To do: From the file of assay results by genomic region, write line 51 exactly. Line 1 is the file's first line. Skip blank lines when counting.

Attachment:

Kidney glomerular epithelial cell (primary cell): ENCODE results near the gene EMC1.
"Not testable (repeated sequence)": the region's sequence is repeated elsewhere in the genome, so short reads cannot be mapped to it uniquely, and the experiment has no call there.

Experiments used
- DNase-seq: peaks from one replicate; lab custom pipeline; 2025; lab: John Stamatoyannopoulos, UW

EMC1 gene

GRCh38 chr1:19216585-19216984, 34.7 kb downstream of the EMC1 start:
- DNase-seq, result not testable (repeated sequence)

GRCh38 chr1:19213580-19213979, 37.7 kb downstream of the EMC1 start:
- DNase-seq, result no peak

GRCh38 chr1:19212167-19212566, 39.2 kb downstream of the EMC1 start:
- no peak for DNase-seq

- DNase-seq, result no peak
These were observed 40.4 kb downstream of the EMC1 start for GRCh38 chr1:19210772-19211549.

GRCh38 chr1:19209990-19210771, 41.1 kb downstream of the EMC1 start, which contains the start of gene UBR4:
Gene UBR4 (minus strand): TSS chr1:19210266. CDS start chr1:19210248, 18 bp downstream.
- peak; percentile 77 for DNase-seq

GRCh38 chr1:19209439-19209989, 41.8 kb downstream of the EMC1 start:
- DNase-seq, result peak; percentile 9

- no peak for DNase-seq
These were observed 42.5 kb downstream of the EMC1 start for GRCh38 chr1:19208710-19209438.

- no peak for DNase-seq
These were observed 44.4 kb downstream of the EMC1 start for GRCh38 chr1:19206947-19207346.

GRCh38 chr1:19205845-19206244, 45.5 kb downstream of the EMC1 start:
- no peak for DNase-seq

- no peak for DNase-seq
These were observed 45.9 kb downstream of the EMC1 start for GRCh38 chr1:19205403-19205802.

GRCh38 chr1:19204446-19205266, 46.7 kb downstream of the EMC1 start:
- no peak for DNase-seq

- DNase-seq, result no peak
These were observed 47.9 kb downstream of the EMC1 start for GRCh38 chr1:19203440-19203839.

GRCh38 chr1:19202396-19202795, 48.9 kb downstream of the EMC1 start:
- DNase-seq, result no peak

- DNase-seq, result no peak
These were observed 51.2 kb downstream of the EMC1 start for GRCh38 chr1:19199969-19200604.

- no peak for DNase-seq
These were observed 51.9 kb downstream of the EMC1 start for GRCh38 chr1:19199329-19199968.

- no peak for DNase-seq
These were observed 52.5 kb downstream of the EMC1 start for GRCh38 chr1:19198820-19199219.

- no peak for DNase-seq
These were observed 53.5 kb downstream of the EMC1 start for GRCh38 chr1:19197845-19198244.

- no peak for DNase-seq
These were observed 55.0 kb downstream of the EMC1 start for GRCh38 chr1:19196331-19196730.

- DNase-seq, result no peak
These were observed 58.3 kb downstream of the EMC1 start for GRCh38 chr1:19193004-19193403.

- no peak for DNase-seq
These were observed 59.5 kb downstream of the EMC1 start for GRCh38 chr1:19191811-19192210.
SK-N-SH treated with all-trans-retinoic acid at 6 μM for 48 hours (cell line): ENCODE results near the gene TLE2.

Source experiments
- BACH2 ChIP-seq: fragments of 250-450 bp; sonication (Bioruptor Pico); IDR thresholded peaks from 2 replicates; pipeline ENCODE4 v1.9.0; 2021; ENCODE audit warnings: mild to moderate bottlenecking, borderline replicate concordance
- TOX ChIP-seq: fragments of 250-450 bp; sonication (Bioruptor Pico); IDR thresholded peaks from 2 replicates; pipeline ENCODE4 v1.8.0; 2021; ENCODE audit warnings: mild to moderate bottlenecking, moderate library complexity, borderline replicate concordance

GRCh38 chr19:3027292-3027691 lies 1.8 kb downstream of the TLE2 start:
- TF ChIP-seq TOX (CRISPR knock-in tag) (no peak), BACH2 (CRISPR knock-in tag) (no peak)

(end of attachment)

GRCh38 chr19:3027292-3027691 lies 1.8 kb downstream of the TLE2 start: